I would chew on his fingers, or start to “eat” his hands and arms, I would pull faces and make silly noises to get him laughing. After his giggles calmed down, I would then hold him close and offer space to cry. However, if he still had his hands/fingers in his mouth, I would gently lay my hand on his (not removing his hand), and gently looking into his eyes. He would often begin to cry and release his tension. Then fall asleep.

The play gave him the connection he needed to feel safe, there was no power over or force. The play was me “saying” what he needed to hear in order to feel comfortable enough to share. The equivalent of another adult saying the exact words you needed to hear to relax enough to open up and share.

Play for babies, of all ages, is their language of connection. Prior to around two months, the above kind of play may not be necessary, but as they get older your little one will begin to invite you to play and engage in different ways. Often starting games themselves before bed.

For toddlers and older children these invitations, as said above, can also present themselves as “challenging behaviours.” This is also true of bedtime. Those bids for more food or water, to have more kisses or be tucked in again, to go to the toilet, or to be refusing to get dress/lay down/turn of the lights and so on, are request.

Yes…Requests!

The response? Play.

Unless your child is in the throes of tears or a tantrum, in which case I recommend presence and empathy (because play could be dismissive and somewhat disrespectful, resulting in more hurt and stress not less), then I recommend play.

So what can you do?

See the need

Be aware of what lies behind the behaviour. Your child may have had a really big day, a stressful event may have occurred, a new change may have occurred (a sibling being born, moving house etc.) which will all generate stress. Combined with general day to day stress, children have a lot of feelings!

It is not necessary to point this out, or over analyse, but simply being aware of what your child may be struggling with helps you to SEE the situation differently, and therefore approach the evening differently as well.

Set some limits before play

Invite you child to play, but to allow for understanding and expectation, I recommend giving a set amount of games, or a timeframe of how long play will last. Perhaps that play must be in the bedroom (no running around the house for example), or whatever needs you may feel YOU have in order to give MORE of your presence.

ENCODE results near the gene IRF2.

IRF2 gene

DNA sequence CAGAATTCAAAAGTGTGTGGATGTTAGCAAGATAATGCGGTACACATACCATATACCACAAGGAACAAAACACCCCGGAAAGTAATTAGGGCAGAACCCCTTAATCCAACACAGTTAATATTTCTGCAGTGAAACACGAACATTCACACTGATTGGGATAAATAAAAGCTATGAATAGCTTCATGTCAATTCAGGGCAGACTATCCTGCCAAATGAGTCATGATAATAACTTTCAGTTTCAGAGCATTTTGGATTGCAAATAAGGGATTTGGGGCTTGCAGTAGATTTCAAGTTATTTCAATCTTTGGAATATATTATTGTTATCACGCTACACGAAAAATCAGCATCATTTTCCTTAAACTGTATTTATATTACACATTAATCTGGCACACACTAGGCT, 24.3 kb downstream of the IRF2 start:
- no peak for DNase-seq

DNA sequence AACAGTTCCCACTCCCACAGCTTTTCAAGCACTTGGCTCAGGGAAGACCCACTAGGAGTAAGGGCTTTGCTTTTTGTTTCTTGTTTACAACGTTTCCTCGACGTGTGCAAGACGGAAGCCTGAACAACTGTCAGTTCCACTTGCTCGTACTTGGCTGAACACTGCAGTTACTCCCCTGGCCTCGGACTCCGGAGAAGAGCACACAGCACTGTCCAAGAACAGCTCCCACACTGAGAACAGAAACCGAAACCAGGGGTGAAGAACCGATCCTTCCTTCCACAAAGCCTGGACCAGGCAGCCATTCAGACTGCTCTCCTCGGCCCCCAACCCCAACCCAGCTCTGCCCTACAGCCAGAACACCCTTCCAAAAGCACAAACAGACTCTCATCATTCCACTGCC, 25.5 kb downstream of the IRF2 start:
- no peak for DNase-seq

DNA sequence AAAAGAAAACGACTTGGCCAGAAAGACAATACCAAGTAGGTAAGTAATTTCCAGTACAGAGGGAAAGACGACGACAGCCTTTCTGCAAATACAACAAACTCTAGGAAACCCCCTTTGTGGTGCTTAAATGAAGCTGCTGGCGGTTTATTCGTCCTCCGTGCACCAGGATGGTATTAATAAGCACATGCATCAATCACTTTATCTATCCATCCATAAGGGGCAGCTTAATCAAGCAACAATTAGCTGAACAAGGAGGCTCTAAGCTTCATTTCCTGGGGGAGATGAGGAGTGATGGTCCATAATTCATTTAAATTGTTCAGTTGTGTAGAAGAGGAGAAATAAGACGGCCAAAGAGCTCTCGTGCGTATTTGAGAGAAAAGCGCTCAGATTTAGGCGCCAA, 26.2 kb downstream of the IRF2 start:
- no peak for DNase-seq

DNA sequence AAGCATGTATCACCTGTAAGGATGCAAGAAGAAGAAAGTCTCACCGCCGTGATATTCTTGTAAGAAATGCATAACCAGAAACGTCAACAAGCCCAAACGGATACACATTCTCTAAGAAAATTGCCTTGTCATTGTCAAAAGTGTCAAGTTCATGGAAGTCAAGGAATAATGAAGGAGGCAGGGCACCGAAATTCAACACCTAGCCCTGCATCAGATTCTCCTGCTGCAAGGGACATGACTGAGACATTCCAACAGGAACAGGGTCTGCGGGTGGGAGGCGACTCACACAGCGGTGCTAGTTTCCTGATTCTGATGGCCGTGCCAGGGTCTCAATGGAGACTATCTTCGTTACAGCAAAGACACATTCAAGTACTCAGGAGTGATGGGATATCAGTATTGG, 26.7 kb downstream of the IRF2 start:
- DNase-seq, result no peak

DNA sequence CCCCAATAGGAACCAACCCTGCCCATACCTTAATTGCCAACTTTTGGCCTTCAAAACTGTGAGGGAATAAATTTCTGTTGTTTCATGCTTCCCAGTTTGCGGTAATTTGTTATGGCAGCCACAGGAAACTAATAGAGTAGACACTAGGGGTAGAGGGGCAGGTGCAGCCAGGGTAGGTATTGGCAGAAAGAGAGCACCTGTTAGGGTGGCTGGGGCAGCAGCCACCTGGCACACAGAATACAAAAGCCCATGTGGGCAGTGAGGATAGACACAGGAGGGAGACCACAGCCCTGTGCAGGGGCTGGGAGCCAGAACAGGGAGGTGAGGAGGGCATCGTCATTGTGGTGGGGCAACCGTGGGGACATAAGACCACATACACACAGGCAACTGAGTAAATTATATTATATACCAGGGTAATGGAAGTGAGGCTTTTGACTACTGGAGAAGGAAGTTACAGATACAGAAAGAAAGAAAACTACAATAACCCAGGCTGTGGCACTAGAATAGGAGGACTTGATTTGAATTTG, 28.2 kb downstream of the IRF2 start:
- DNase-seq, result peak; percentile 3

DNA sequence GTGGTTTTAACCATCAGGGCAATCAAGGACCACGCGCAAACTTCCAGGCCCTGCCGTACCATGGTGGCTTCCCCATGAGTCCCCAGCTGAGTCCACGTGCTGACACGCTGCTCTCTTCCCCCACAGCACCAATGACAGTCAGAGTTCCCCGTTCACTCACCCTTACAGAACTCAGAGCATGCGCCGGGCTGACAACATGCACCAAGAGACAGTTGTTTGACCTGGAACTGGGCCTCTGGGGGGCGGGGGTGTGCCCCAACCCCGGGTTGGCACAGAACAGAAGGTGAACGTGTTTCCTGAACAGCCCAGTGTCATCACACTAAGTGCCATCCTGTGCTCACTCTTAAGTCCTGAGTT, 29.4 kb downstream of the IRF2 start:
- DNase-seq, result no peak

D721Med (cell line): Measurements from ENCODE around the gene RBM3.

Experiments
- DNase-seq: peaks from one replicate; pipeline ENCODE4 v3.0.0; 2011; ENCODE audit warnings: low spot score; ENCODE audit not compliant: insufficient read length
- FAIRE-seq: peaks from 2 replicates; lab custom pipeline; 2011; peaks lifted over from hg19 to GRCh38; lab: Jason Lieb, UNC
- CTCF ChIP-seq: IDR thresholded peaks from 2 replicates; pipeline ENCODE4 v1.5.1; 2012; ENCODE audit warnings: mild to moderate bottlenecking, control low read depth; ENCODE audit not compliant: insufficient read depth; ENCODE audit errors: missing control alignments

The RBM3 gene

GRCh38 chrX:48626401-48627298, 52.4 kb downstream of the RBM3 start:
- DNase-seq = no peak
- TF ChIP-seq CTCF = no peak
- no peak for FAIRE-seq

What I mean is that if you feel like it is a chore, and you are feeling compelled to sacrifice, then play is going to be counterproductive. By setting limits, you are being kind to yourself, as well as meeting the needs of your child for connection and processing through play.

Follow the leader

Your child is the expert on themselves here. Trust that they know what they need in order to processes and heal. This can be uncomfortable at times because a child may instigate a game where you feel like you could be “reinforcing bad behaviour.” For instance, shouting swear words, or playing hitting games. The reality is that these games actually help our children heal from experiences involving those issues, and therefore make it less of an issue.

Often these behaviours will then disappear. I had a personal experience where my son suddenly shouted “shut up” whilst we were playing on the bed. After a pause my husband and I gleefully shouted “no you shut up” back at him. For a good five minutes we yelled “shut up” to each other in multiple ways, and we all laughed really hard. We haven’t heard him say “shut up” since.

Laugh a lot

Whilst laughter is not always needed to feel connected, it is needed to heal. The more we laugh, the more we process our hurts and pain. We are able to support the feelings in moving through our body and being released.

Laughter is the opposite side of the same healing coin. It is laughter AND tears that help us heal, and this is why play, when crying is happening, is not likely to be helpful. We need both, with the connection of another person, that makes the difference.

Listen to the tears

Following on from the above. When play ends, a child can often be very upset and cry or throw a tantrum. It may feel unusual to first consider, but this is great! Crying and tantrums are a part of the healing dynamic, as stated above. If this happens, the best thing to do is to stay present and hold the limit.

“I know you really want to keep playing, and this was the last game. I’m here, I know it is upsetting.”

Simply acknowledging how your child feels about the end of play, supports them in expression of self in a healthy way. Yes this is healthy, firstly because it is natural, secondly because it set a foundational aspect to their relationship with feelings which is the first towards emotional maturity. That is: acknowledgment and acceptance of feelings.

Play before bed meets many of our children’s needs. We have be “taught” that this is wrong, but we have been taught something that is counter-productive and counter-intuitive to our true selves. As children we new play was essential, yet our parents often prevent or reprimanded our attempts to play; teaching us that play before bed was “wrong.” As parents now, knowing this, we can undo that and support one of our most natural drives for us and our children

Happy playing!